In the article, “Why Run a Slum If You Can Make More Money Housing The Homeless”, we learned that the city pays $3,600 a month for each cubicle-size room to the Podolskys. Now, the low-income, rent-controlled tenants find themselves living in a shelter, and the Podolskys have managed to steadily create homelessness while profiting off of homeless people.

Where are the Podolskys now? They’re still at it, unfortunately.

In recent years, the Podolsky brothers are still collecting millions to house homeless people. In the article, “Famous slumlords collected almost $200 million to house homeless”, I saw a photo of Park View. There it was, exactly how I left it. According to the New York Post:

“The notorious Podolsky brothers are still collecting millions to house the homeless after selling 21 buildings to the city for $173.5 million. Even after unloading the 21 properties at a premium price, they still own seven others in a second program for the homeless that rakes in millions.”

In the above article, city officials stated they planned to pull the plug on the entire operation by the end of 2020. But then COVID happened.

During the city’s emergency relocation from crowded shelters to individual hotel rooms, the Podolskys sheltered homeless New Yorkers in The Bentley, one of their many hotels on the Upper East Side. The Bently was one of 60 hotels the Department of Homeless Services hired in a $78 million contract to provide private rooms for homeless people during the pandemic.

Confronting Systemic Injustice

As the homeless epidemic continues to drown poor and low-income New Yorkers, the Podolsky brothers seem to always be right around the corner, ready to lease one of their poorly maintained buildings to the city. With homeless families on the rise and over 190,000 migrants passing through the city’s shelter system since the spring of 2022, the city once again turns to the Podolskys.

The Podolskys are a prime example of how, systematically, we’ve created the rampant poverty and homelessness we see today.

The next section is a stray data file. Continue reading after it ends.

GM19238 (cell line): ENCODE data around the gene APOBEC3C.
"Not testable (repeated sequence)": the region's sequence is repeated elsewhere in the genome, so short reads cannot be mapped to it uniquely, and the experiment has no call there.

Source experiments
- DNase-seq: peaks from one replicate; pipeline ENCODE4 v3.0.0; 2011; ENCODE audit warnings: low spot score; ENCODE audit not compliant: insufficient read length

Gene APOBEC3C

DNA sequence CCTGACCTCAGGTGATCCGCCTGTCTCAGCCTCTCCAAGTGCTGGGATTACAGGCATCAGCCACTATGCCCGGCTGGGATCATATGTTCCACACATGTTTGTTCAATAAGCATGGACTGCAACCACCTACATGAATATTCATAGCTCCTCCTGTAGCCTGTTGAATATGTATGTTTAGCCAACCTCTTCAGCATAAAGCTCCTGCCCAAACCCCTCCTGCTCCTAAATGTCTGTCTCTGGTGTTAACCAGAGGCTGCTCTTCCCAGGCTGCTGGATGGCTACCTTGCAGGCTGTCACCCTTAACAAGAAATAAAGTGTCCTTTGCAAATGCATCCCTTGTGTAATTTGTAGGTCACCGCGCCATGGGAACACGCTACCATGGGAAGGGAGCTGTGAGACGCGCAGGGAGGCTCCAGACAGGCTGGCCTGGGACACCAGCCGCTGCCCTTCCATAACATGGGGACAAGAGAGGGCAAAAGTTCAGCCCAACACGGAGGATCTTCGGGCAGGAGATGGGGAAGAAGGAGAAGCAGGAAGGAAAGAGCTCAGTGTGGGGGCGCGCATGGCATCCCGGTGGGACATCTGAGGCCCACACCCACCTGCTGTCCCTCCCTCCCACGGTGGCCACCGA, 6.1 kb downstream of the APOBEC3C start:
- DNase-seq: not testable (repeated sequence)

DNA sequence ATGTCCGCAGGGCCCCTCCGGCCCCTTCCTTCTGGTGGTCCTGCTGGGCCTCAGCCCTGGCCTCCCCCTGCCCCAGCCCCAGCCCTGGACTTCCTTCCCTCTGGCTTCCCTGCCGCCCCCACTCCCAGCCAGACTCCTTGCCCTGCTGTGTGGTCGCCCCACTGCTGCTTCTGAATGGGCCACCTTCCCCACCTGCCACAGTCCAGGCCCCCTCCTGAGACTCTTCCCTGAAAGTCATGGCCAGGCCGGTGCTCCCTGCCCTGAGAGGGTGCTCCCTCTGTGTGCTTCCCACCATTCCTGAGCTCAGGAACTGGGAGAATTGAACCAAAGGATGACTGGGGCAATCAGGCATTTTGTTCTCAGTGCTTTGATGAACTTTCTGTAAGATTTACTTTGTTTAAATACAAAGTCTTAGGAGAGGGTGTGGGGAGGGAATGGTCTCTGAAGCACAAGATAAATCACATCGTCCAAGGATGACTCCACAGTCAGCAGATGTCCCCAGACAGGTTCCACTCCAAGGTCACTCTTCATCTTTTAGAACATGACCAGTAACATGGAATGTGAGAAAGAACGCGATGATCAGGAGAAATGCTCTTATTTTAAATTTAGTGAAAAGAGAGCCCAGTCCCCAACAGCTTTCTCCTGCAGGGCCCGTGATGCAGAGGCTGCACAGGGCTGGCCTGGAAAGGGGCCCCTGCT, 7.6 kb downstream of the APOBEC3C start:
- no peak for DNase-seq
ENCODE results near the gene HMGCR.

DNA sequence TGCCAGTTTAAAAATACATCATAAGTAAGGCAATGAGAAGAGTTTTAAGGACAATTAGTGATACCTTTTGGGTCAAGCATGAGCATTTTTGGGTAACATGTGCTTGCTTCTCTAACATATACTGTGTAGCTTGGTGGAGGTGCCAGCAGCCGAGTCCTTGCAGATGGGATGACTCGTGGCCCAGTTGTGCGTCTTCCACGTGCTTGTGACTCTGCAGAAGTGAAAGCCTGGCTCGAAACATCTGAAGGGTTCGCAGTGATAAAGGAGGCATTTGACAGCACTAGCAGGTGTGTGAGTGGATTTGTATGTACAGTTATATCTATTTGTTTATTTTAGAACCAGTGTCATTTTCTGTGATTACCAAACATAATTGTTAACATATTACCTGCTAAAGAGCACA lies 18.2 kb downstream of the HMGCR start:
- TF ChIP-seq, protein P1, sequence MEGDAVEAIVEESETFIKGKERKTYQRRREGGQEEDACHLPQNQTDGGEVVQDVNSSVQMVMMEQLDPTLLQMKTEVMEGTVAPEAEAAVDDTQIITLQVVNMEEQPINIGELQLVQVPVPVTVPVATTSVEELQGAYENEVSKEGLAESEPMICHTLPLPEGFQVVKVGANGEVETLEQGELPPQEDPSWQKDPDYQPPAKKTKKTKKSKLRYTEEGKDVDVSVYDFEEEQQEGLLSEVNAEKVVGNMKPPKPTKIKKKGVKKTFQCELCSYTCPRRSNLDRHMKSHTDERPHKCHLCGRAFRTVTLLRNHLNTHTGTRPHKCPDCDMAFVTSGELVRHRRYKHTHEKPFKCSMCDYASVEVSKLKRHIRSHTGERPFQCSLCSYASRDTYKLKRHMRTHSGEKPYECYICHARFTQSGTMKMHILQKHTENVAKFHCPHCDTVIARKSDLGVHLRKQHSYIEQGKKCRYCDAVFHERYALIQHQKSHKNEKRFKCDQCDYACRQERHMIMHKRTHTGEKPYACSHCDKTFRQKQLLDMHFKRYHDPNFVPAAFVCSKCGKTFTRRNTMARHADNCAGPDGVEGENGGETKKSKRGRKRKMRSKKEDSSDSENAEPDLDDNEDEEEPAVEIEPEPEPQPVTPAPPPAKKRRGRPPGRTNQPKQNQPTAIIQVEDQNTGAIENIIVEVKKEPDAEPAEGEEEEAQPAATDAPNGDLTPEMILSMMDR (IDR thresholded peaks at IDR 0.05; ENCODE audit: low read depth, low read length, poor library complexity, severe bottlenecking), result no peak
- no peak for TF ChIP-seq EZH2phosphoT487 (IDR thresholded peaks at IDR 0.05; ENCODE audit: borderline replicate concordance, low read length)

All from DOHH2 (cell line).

Not only have we created it, but we’ve also maintained it. We have maintained it and given it power – too much power. We’ve put and kept the Podolskys on pedestals, where they’ve been for the last 40 years.

From the very beginning, the Podolskys have made a fortune off poverty. That’s nearly two generations. From flophouses to slums, to displacing low-income New Yorkers at any means necessary, to eventually converting their slums to homeless shelters, they have made hundreds of millions of dollars off poverty. They created the homelessness they later profited from and continued to profit from it from all angles.

The Podolsky’s millions are our tax dollars. When the City of New York shares a new budget, millions of that is paid to an empire that has deliberately harmed poor and homeless people – purposely taken advantage of, profited from, and allowed to live in squalor for decades.

That is where all of our money has gone – to fund class warfare on our most vulnerable neighbors.

When will we say, no, that’s enough? When will we say, no, I will no longer accept this? We owe it to ourselves and all our neighbors, family, and friends to speak up against the Podolskys and those like them.

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Jocelyn Figueroa


Jocelyn Figueroa studied Creative Non-Fiction at The New School and is a blogger and freelance writer based out of New York City. Formerly homeless, she launched her own blog discussing shelter life in New York City. Today, Jocelyn is on a mission to build connections through storytelling and creative writing. Check out her book about homelessness at